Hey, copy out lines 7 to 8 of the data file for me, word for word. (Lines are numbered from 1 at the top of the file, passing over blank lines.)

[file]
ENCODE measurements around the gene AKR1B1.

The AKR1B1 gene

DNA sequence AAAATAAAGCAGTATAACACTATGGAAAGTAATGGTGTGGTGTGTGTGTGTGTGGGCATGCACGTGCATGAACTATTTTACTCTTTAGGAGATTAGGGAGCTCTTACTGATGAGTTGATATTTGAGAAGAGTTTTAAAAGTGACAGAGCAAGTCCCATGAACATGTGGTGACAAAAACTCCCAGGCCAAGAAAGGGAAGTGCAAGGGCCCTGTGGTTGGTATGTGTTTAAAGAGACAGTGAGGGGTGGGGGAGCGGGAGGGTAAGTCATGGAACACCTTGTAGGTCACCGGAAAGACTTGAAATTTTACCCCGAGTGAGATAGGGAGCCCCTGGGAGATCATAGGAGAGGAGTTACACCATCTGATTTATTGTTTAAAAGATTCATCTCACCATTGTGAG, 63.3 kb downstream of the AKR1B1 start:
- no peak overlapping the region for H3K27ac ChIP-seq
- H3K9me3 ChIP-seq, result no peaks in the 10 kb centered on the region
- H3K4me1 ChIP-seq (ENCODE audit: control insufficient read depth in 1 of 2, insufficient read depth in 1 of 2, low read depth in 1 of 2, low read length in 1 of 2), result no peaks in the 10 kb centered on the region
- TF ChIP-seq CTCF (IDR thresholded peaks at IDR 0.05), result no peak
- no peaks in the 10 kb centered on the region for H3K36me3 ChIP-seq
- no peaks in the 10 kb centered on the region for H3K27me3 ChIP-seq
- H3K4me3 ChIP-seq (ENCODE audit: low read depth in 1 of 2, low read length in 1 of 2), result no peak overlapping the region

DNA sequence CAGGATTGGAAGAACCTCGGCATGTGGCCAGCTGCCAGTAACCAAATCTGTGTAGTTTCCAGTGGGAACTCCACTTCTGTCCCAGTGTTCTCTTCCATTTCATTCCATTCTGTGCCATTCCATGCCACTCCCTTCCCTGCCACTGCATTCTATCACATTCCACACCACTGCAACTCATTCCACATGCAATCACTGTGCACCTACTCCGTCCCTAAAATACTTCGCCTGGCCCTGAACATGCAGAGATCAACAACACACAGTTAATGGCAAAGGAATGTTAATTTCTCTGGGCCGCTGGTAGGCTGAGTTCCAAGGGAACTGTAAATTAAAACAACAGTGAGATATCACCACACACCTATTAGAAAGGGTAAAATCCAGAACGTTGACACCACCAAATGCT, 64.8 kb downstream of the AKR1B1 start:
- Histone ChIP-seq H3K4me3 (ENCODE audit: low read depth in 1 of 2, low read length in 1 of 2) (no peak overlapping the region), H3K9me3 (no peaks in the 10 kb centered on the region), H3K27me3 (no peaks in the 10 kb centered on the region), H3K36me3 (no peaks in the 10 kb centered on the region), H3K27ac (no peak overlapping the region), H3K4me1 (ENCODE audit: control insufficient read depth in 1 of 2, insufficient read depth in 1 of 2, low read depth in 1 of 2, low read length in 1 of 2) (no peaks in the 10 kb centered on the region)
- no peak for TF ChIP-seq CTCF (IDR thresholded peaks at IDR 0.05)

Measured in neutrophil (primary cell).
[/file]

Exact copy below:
- TF ChIP-seq CTCF (IDR thresholded peaks at IDR 0.05), result no peak
- no peaks in the 10 kb centered on the region for H3K36me3 ChIP-seq